Earlier in the summer, the Royal Navy worked with Southampton University to test the world’s first experimental 3D-printed unmanned aircraft in the maritime environment.
Low cost, simple production. No lead in time, no requirement to wait for parts to arrive in theatre, equipment from the drawing board to the front line, in the click of the button. The advantages in a fast changing, high threat environment are obvious.
And if we combined technology with biology to create a 3D-printed unmanned aircraft which is biodegradable, we wouldn’t have to worry about recovery or environmental impact either. A consideration that I know is foremost in the minds of those with a commercial interest in this technology. Sensors are getting smaller and lighter, and cheaper, with wider spectral coverage. Engines are getting more efficient. Endurance and payload is rising. Don’t be sniffy about this experimentation.
But beyond operations, additive manufacturing could change the way we support and sustain maritime power, reducing the need for stocks and inventories and opening up new acquisition paths.
Novel Weapons and Energy
The third development I want to raise is energy, by which I mean novel weapons and their associated power requirements.
Energy weapons don’t require conventional ammunition. With a cost-per-shot potentially measured in pence rather than pounds, they offer a route to address the spiralling costs of missile development and production, as well as reducing supply chain demands.
With Dstl, the Royal Navy plans to demonstrate a directed energy weapon at sea by the end of the decade. Meanwhile, in the United States, Royal Navy exchange officers are working on the US Navy’s electromagnetic rail gun project.
Ships are not just launch platforms for these systems, but power stations as well.
So we are currently working with the Dstl to explore the role that electric flywheel technology, the kind of which is used in Formula 1 racing, could play to generate and store the power required for high energy weapons.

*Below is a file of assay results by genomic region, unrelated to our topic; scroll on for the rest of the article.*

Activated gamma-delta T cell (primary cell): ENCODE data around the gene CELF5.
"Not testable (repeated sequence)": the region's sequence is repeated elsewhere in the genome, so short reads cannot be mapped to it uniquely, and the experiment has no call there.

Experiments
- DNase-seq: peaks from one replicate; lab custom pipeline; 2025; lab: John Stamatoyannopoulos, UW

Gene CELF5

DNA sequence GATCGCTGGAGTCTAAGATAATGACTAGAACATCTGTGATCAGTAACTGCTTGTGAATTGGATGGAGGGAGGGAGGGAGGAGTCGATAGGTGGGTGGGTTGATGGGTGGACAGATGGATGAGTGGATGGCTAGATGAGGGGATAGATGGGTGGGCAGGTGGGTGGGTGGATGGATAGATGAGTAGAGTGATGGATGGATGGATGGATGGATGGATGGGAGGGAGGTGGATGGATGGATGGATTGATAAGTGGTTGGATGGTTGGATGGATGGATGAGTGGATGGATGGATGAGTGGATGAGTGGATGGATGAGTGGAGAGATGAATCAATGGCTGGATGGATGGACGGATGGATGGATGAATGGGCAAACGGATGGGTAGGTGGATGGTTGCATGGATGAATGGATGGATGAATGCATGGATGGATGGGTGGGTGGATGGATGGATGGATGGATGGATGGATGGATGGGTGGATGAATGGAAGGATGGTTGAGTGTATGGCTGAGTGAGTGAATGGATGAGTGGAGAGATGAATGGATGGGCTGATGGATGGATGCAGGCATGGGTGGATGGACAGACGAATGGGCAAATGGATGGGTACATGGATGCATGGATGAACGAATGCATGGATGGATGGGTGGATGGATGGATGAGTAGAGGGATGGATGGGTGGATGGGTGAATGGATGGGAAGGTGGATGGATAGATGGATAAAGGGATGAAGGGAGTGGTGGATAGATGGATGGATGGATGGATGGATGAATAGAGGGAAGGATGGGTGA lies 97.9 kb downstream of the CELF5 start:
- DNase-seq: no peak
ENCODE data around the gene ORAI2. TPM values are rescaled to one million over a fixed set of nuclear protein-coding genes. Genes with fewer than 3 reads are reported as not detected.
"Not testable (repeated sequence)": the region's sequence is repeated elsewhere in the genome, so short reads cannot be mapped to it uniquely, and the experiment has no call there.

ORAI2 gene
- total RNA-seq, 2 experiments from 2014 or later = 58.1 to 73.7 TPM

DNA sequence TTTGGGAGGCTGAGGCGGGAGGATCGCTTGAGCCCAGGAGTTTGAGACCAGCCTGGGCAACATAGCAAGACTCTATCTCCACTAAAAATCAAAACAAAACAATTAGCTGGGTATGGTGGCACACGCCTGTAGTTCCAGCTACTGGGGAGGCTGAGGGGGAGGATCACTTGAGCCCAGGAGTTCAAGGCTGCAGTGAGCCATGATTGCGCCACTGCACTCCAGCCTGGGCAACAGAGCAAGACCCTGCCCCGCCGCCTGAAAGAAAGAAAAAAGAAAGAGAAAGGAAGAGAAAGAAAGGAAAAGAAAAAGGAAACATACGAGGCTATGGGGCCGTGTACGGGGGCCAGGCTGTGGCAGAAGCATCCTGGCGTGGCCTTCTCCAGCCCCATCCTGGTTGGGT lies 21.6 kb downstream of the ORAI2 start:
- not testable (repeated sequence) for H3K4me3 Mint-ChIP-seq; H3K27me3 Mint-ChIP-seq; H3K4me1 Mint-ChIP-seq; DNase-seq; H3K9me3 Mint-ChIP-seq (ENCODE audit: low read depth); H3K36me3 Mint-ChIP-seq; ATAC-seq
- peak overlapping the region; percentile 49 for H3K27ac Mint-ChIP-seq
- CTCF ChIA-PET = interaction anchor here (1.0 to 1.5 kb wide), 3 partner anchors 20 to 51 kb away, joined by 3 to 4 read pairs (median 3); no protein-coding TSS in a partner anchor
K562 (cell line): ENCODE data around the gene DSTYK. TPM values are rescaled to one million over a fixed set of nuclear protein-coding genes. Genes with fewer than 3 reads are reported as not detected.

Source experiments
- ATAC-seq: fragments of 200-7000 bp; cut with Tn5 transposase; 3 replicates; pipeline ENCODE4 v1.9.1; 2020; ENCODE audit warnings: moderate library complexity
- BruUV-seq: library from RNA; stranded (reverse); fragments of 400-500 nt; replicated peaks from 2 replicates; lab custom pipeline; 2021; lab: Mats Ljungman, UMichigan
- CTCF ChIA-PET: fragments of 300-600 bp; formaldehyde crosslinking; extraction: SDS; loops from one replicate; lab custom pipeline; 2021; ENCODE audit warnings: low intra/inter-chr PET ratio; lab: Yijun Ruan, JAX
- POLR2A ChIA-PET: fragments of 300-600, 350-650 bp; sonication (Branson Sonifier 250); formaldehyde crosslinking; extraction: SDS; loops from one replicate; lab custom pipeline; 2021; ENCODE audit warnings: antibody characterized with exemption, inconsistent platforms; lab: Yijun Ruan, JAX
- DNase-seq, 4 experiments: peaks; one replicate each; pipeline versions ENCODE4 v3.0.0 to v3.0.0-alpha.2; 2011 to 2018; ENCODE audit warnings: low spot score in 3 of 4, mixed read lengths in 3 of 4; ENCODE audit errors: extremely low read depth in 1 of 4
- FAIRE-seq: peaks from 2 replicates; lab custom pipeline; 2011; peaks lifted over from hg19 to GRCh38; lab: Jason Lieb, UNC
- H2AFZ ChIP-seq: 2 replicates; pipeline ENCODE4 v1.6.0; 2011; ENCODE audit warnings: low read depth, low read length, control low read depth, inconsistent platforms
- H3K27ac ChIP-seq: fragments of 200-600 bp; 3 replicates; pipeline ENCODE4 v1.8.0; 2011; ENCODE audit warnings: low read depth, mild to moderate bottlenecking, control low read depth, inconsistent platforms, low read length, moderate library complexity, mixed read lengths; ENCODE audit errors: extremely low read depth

And the Royal Navy and the United States Navy are working together to combine this UK energy storage technology with US advanced power systems control techniques.
It’s another example of where collaboration between naval and civil research can herald mutual benefit, and where the Royal Navy’s pursuit of innovation strengthens our international partnerships.
The fourth development must be the technologies that allow us to work more closely together.
Through our alliances, predominantly NATO, and our partnerships, particularly the United States and France, we can contribute to the global network of navies, extending our reach, our capability and our effect.
But we can only do this if we, and those we work with, have the necessary interoperability in our equipment from the word go.
Open systems and architecture will allow us to benefit from modularity, allowing us to swiftly reconfigure for the mission in hand, and the possibility for communities of global users, for instance, in unmanned maritime systems. That, in turn, delivers interoperability, sustainability and value for money.
And as well as working together, the ability to talk to one another, and share information will be crucial, which brings me to the fifth development, data, which is the biggest one of all.
We no longer have a choice between the conventional and the unconventional. Recent events in Eastern Europe have shown how they can be blended and obscured through hybrid warfare. Nothing new there. But we must be ready for an attack in the virtual realm as much as the physical realm, at sea, on land and in the air. This is particularly true for the Navy, operating as we do, uniquely, across all domains.
But our information challenge, our information opportunity, is so much more than cyber security.
It’s about the open source revolution which is changing software from being closed to being open and free. It’s about the 50 billion devices in the world that are linked together. It’s about the vast quantities of information being generated as a by-product of 21st century technology and society. In short, it’s about data, big data, that is changing the way we live and the way we work, and will change how we fight too.
Already the nature of intelligence is changing, to incorporate the traditional, with that which is available as open source.
So the same networked, decentralised spirit that permeates the information age must become a part of our culture too. We must change our processes and structures, and our behaviours, to be agile, to be faster - and especially, to be first.